So perhaps you can see why I find a $2.77 trillion budget hard to swallow. I have to pay taxes to support all that spending, even as the government does absolutely nothing to bring my old city back. But, hey, when it comes to the people in New Orleans, the federal government taketh and the federal government taketh away some more.

Two author's notes: First, the above photo was taken on Sept. 30 by me. The house is one block from my own. Second, I apologize for the length of this post, but I had a few things I needed to get off my chest.


Good Moon Rising

In the transition from an urban medical practice to a rural one, I have found that some of my personal habits mark me as a city slicker. Like an ocean fish that does not notice that it breathes salt water until it is taken out of it, I find that I am now conscious of some things that were invisible to me in the city. My sleeping patterns, for example.

I have always been a late riser, and don’t need to be reminded that medicine is a poor fit for a nocturnal personality. I wish I had thought of that going in. When a person weighs career choices, the time the alarm clock goes off in the morning seems a most trivial factor. Ah, but I was fooled! Rolling out of bed at 4 am for a patient in the ER is a punishing task for someone who considers an 8 o’clock waking a burden. For me, nothing that happens before 11 am is free of the fog of sleep. When I shower in the morning I have to pay attention when I wash my hair, or I may in my morning stupor forget what I have done and wash it again. I have reason to believe that I may have washed it as many as 3 times on especially hazy mornings.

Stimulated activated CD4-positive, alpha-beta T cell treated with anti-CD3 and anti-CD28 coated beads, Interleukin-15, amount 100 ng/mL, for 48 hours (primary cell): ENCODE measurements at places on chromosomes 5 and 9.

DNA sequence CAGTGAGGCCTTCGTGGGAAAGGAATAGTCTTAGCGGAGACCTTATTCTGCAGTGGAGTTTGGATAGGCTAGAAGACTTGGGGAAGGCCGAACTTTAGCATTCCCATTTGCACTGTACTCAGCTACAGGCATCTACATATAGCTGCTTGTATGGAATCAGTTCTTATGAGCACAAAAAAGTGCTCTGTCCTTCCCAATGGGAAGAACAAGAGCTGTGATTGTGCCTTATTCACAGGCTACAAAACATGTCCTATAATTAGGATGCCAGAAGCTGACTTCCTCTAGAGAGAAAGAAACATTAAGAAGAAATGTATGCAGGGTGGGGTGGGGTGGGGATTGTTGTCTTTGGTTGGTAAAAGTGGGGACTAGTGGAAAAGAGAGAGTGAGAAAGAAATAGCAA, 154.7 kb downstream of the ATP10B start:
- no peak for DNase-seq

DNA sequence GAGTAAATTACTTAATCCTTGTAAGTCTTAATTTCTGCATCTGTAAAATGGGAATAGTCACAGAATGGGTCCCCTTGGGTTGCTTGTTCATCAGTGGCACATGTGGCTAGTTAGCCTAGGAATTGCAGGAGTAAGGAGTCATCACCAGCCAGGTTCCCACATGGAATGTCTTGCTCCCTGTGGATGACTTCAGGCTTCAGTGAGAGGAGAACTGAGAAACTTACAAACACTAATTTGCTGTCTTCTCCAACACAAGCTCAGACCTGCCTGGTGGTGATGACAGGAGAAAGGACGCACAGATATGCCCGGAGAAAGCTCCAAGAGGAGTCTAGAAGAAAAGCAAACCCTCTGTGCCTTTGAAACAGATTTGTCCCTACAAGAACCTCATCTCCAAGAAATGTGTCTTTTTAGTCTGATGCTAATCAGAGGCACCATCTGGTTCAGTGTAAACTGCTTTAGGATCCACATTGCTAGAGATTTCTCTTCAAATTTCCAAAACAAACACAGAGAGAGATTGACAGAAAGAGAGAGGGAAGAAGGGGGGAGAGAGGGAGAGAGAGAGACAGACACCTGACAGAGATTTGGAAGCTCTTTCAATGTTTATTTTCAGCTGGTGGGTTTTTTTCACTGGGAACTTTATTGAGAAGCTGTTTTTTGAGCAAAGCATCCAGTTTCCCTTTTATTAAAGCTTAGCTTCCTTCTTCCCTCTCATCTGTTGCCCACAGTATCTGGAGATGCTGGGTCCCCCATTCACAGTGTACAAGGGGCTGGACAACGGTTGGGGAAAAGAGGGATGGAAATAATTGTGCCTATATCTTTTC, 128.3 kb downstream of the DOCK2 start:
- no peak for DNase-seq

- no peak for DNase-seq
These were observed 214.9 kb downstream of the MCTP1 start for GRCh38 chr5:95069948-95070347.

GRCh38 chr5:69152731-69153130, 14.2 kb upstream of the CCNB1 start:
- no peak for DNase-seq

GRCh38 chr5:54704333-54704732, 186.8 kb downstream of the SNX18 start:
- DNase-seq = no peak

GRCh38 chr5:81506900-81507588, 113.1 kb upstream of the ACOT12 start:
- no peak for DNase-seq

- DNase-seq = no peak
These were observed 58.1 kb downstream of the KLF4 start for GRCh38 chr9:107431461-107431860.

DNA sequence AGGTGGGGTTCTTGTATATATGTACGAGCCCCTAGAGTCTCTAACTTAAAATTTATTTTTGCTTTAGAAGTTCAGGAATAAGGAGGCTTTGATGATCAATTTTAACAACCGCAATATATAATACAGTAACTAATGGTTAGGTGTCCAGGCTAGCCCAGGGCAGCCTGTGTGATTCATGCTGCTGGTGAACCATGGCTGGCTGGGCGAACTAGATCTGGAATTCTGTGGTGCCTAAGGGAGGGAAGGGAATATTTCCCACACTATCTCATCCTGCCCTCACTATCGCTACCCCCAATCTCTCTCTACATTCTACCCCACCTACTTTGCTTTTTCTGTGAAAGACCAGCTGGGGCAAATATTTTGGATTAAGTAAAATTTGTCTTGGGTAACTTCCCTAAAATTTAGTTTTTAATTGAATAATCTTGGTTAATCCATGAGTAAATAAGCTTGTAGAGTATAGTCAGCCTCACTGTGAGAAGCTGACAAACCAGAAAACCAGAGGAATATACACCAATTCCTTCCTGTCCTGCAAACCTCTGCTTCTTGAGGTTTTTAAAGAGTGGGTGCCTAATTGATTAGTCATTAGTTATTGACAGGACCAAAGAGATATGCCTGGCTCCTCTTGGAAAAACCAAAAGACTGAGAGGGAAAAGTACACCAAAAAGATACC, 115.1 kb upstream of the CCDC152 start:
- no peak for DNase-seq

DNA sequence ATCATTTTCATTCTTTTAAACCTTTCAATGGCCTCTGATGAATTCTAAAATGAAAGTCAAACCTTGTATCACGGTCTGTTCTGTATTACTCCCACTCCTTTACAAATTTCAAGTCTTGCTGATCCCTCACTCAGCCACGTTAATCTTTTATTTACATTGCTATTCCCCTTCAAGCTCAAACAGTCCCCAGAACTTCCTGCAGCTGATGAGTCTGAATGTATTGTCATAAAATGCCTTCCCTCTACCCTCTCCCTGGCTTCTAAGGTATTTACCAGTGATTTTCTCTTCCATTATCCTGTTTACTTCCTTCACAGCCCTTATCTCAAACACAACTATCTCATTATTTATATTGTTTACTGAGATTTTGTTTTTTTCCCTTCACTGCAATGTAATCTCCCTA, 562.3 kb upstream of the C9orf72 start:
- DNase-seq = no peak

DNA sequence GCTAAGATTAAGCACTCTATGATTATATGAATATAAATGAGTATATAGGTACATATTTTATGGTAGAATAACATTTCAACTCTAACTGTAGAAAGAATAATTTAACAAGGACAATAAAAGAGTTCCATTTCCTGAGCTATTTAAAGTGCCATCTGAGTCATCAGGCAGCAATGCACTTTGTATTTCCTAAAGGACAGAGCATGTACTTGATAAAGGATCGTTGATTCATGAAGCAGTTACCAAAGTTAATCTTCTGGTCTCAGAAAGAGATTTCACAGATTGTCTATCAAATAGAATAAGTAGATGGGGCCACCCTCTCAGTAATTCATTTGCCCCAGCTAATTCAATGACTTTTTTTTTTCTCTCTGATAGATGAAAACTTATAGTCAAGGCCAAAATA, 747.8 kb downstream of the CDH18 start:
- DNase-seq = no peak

Late rising always struck me as a personal weakness, but it was not until I ensconced in McComb that I recognized it as a city habit. The electric light. The 24-hour grocery. The crowded street at midnight. Cities are always going, going, going. The surrounding bustle  ensures that a doctor doesn’t feel so strange working at night.

In New Orleans I always did hospital rounds after clinic. This meant sometimes starting in the hospital as late as 7 at night, and rounding until 10 or beyond. My latest time home: 2:30 am. Some argue that morning rounds are advantageous – they allow doctors to check on patients after the long night, and to write orders and plan tests for the coming day. If a patient is admitted to the hospital late at night, the morning rounders catch them first thing in the morning. Any poor sucker assigned to me and admitted at midnight might not see my face until the next evening. (Although, in my defense, if a patient was really sick I would trot over during my lunch break to lend them an eyeball.)

On the other hand, an early rounder misses afternoon admits, which wait until the next morning.  My afternooners waited only hours. And I swept the ER before going home at night, meaning only the really late admissions were waiting long. But more importantly, there is simply no doubt that I am faster and better at night. My morning-to-night mistake ratio is probably 3 to 1. Believe me, if I am your doctor, you want to see me at night.